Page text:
The latest technique for fending off cucumber beetles: Insect Pop-Up nets. After years of little success with cucumbers, I’m hoping these will do the trick.

Cucumber beetle

Planting day

Planting Day May 29

Low Insect Pop-Up

3′ x 6′ Low Insect Pop-Up in position.


Little cucumber seedlings nestled safely inside, with the Wire Cucumber Trellis in place.

About 10 years ago, cucumber beetles took up residence in my vegetable garden and since that time I haven’t been able to grow more than a couple decent cucumbers each year.

I’ve tried planting earlier, planting later, planting transplants and direct-sowing the seeds. I’ve tried growing in the greenhouse and in the garden. Using mulch and not using mulch. Growing on a trellis and not on a trellis. I’ve dusted the plants with various organic powders, from rotenone to sabadilla dust. Last year I even constructed a little fabric shroud for them (you can read about it here). Unfortunately, that didn’t work, either.

This year I’ve decided to use an Insect Pop-Up Net to create a barrier between plants and beetles. At home my cucumber plants will be growing right on the ground, so I’ve planted them under the Low (20″) version; Here in our display gardens, we’re growing cukes on a Wire Cucumber Trellis so are using the Tall (48″) version.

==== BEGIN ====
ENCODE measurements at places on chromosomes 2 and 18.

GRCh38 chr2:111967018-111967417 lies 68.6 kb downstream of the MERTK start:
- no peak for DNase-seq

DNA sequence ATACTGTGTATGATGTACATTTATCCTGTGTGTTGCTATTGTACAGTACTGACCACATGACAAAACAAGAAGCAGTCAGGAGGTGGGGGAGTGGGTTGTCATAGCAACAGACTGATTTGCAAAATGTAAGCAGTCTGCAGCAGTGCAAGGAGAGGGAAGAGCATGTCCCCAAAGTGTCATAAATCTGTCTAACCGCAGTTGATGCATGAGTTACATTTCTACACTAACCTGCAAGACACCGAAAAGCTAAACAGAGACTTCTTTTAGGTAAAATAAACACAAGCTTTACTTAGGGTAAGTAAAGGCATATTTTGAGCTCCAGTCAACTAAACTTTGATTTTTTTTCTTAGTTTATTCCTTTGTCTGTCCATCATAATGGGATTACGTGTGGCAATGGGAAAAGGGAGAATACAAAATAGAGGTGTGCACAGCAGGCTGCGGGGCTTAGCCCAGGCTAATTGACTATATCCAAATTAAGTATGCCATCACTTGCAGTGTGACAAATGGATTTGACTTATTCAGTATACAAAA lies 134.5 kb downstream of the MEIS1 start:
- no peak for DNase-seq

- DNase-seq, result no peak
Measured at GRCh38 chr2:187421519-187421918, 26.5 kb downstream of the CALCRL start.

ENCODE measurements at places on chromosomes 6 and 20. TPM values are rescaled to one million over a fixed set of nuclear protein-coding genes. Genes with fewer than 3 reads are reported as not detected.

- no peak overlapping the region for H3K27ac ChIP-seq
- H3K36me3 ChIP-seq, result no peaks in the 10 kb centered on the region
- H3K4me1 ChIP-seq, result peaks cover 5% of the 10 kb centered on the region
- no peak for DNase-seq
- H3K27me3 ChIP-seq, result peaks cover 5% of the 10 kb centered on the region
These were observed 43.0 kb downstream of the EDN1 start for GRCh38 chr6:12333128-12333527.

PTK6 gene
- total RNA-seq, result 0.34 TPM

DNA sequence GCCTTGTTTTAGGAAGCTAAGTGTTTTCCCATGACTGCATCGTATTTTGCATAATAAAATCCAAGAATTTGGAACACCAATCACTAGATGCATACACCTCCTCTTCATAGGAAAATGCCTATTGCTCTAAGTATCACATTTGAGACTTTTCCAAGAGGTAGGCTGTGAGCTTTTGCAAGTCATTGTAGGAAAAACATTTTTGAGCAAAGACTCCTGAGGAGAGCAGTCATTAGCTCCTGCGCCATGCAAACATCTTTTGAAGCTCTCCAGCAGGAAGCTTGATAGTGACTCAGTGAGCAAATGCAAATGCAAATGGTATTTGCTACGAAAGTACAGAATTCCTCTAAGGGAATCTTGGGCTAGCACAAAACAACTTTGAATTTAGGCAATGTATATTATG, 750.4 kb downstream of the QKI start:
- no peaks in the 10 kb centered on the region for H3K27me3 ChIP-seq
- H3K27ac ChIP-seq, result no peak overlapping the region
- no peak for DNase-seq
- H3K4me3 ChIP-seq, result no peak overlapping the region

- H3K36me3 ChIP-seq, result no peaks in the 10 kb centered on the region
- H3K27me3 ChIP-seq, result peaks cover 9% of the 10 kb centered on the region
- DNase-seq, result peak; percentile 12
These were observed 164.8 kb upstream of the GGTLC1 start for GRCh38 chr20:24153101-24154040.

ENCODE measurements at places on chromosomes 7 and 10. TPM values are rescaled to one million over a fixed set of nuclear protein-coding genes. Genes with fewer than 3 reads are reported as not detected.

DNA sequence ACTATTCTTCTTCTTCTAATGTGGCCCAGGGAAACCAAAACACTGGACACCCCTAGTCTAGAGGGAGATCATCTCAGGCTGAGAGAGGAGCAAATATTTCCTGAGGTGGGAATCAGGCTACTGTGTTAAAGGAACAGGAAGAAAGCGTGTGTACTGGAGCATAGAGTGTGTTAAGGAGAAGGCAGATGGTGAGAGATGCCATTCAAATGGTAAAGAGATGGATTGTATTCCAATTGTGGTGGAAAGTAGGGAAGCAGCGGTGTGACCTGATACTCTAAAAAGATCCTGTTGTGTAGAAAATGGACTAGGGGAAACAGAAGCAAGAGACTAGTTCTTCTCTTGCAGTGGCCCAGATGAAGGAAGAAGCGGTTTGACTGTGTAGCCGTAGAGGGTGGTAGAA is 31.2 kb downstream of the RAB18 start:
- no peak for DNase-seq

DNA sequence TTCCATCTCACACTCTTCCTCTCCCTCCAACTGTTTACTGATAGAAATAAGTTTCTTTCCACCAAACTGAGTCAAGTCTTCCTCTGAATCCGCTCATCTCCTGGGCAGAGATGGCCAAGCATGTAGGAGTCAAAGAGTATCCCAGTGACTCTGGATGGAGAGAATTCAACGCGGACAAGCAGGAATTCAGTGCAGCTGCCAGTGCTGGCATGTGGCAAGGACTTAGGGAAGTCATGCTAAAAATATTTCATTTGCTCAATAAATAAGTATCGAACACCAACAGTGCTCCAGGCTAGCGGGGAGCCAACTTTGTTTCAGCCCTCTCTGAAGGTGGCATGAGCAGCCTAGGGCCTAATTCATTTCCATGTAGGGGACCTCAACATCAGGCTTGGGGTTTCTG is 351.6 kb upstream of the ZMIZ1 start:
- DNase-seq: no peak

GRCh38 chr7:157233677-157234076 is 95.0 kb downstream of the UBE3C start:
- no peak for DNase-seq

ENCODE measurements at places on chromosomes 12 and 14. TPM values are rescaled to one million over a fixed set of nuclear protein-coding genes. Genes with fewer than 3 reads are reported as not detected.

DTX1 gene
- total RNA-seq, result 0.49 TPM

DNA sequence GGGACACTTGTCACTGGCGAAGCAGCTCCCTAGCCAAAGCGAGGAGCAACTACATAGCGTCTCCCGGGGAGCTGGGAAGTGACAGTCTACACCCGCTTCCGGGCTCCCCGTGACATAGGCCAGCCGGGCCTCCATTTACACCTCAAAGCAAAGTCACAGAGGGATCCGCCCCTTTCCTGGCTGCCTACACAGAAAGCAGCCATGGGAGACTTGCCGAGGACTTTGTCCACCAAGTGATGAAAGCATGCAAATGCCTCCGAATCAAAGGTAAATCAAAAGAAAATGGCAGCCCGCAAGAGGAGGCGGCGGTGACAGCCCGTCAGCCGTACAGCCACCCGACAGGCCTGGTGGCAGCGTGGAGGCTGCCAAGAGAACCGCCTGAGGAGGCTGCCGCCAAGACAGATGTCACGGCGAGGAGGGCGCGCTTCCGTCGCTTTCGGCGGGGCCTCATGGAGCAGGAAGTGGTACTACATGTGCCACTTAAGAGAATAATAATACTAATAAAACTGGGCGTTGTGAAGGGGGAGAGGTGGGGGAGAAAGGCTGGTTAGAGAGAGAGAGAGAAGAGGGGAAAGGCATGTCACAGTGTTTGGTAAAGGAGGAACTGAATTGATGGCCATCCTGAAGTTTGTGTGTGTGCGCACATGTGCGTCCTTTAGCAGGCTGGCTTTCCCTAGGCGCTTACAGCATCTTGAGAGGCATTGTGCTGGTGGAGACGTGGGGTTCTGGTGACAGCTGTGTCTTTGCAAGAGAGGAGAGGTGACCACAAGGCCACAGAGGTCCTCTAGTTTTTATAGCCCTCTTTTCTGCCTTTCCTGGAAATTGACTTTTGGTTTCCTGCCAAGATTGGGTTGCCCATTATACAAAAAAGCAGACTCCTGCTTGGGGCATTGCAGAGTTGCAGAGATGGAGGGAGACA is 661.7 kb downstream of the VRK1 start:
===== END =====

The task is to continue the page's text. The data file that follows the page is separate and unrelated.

So far, I am very impressed with these pop-up nets. Taking them out of their package is FUN! They spring open fully assembled. Just position them over the area and secure them with the metal stakes. It takes less than a minute.

Once the plants start flowering, the nets will have to be removed to allow for pollination. But if I can get the plants to a healthy, mature size, I figure they’ll stand a much better chance of fending off the beetles.

Cucumber beetle.

Cucumber beetle

To learn more about the striped cucumber beetle (and how to control it), check out our Pest & Disease DETECTIVE.

Kathy LaLiberte
Director of Gardening, Gardener’s Supply